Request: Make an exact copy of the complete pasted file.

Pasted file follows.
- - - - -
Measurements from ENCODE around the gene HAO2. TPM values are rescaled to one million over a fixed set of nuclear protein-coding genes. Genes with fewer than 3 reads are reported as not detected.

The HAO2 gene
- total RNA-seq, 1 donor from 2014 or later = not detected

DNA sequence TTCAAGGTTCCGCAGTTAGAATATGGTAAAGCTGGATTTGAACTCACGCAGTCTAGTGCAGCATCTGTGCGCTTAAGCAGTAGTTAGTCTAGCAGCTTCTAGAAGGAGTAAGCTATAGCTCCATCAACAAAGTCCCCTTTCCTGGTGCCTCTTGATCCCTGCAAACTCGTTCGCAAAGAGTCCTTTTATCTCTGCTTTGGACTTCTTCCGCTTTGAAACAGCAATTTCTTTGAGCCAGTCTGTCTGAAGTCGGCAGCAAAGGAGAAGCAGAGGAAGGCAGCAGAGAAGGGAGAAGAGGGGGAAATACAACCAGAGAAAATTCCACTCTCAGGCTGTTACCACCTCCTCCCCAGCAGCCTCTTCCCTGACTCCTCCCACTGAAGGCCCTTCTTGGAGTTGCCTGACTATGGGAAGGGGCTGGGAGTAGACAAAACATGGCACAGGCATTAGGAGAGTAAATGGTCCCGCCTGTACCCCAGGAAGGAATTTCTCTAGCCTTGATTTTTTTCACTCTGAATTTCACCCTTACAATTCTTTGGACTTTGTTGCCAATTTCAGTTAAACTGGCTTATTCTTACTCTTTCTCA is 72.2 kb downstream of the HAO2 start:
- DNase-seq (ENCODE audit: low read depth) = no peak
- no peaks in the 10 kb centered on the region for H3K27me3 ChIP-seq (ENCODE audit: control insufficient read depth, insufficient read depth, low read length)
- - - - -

Measurements from ENCODE around the gene HAO2. TPM values are rescaled to one million over a fixed set of nuclear protein-coding genes. Genes with fewer than 3 reads are reported as not detected.

The HAO2 gene
- total RNA-seq, 1 donor from 2014 or later = not detected

DNA sequence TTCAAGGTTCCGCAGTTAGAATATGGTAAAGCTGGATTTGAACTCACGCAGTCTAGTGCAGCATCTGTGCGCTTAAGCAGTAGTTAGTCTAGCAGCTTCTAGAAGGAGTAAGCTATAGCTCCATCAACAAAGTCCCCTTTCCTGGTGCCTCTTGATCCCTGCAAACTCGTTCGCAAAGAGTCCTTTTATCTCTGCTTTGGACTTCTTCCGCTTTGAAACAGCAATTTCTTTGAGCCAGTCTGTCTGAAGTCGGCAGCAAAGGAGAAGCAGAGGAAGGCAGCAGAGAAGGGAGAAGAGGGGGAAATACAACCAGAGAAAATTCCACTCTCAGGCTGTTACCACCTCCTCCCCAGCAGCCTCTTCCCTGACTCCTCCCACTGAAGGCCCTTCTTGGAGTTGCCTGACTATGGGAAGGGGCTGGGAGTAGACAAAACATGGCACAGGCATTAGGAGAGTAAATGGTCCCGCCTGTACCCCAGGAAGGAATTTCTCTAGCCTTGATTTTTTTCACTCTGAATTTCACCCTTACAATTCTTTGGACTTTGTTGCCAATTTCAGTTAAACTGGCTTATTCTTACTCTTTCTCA is 72.2 kb downstream of the HAO2 start:
- DNase-seq (ENCODE audit: low read depth) = no peak
- no peaks in the 10 kb centered on the region for H3K27me3 ChIP-seq (ENCODE audit: control insufficient read depth, insufficient read depth, low read length)